Tuesday, October 6, 2009

Market Valuation, Revulsion, and a Few Things on the Horizon

There are many big picture items in the market that are important, but not all of them are knowable. If one was buying an index fund or investing in the market in a broad fashion, having the information at hand to tell him or her whether the market was in bubble territory, bargain territory, or somewhere in between would be important and, at the extremes, somewhat knowable. The Graham/Shiller PE is one way to estimate the overall level of market valuation – and even though value investors focus on buying individual bargains, there may be reasons to keep an eye on this type of information to help manage risk in one’s portfolio.

The Graham/Shiller PE is a tool used to estimate the fair value of the market (S&P 500). It is like a PE ratio on a stock, except that it comprises all stocks in the S&P 500 and is based on a 10-year moving average of earnings instead of just using earnings over the past year. This is done to smooth out the results that occur as a result of the business cycle and other year to year fluctuations. The average Graham/Shiller PE over time is just north of 15 although, as you can see from the graph, the index spends little time fixed on that value. As you can also see from the graph, this tool has been very good at identifying stock market bubbles, such as the 1929 bubble and the Internet bubble that peaked in 2000.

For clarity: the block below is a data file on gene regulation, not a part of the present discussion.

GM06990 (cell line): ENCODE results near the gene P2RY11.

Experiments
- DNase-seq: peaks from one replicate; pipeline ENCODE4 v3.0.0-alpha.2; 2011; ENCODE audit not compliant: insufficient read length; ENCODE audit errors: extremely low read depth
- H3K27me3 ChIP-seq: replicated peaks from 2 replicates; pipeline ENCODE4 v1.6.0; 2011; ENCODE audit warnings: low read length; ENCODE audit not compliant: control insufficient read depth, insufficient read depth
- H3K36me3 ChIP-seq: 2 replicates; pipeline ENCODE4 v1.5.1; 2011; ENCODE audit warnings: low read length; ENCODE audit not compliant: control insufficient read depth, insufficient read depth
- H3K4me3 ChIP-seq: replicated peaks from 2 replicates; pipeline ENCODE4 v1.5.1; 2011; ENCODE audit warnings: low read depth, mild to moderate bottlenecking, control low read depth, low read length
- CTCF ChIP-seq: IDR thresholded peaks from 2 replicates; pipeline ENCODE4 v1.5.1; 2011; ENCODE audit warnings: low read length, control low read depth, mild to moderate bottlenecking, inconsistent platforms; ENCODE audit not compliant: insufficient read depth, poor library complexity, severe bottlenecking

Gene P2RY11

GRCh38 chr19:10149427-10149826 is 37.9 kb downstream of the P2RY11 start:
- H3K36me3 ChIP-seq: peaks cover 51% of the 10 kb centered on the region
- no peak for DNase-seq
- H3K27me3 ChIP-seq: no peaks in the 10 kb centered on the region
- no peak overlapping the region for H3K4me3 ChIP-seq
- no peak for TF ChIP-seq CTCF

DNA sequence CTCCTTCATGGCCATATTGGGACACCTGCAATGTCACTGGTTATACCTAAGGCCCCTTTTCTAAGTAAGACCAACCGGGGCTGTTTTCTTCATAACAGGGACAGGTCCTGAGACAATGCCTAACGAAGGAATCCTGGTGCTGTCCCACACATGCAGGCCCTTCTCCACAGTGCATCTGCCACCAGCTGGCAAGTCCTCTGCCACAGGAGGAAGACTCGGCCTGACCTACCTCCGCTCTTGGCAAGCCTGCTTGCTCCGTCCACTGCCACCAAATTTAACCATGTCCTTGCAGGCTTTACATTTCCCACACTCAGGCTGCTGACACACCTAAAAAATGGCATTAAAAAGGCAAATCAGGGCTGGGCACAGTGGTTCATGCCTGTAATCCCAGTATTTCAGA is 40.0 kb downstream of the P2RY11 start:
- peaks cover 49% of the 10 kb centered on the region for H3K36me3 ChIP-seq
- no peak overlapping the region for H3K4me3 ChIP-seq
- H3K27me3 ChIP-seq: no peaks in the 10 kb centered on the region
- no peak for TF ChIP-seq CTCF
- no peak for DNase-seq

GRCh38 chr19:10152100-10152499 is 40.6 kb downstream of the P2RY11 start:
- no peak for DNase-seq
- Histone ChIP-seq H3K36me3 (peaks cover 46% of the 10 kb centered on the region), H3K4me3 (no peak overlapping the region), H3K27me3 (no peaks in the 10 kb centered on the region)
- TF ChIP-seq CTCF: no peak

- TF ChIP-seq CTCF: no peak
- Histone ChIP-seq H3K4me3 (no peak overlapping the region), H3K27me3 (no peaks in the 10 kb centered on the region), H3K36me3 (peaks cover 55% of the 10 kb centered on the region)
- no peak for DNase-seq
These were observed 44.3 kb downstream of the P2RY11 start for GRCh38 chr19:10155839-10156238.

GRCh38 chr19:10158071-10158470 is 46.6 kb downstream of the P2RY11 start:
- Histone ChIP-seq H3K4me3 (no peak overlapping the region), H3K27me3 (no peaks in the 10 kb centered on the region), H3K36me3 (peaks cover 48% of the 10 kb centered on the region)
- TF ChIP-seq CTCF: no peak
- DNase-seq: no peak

As of mid-September, with the S&P 500 priced at 1049 (close to today’s price), the Graham/Shiller PE was at 18.77. A month earlier, Frank Martin – a well-respected investor whom I admire – made the following observation: “With one exception, no bubble market in the last 130 years—defined as one in which the Graham/Shiller PE rose above 20 times earnings—escaped the ignominy of sinking to single-digit PEs in the bust that followed. The exception, at least thus far, is the current bear market (or is this a new bull market?).” At the March 2009 low, the Graham/Shiller PE bottomed just north of 13. So that brings up the question: Are we destined for another major fall?

Before I answer that question, let’s briefly explore the final stage of an asset bubble: revulsion. According to the late economist Hyman P. Minsky, the revulsion stage develops along these lines: Sometimes, panic of the insiders infects the outsiders. Other times, it is the end of cheap credit or some unanticipated piece of news. But whatever may be, euphoria is replaced with revulsion. The building is on fire and everyone starts to run for the door. Outsiders start to sell, but there are no buyers. Panic sets in; prices start to tumble downwards, credit dries up, and losses start to accumulate. Have we already seen the revulsion stage in this market or are we currently in a bull market rally on the way to reaching a lower level? Has the accessibility of information made us more or less prone to overshooting on the downside? Has the increased role of institutions in the market made us more or less prone to overshooting on the downside?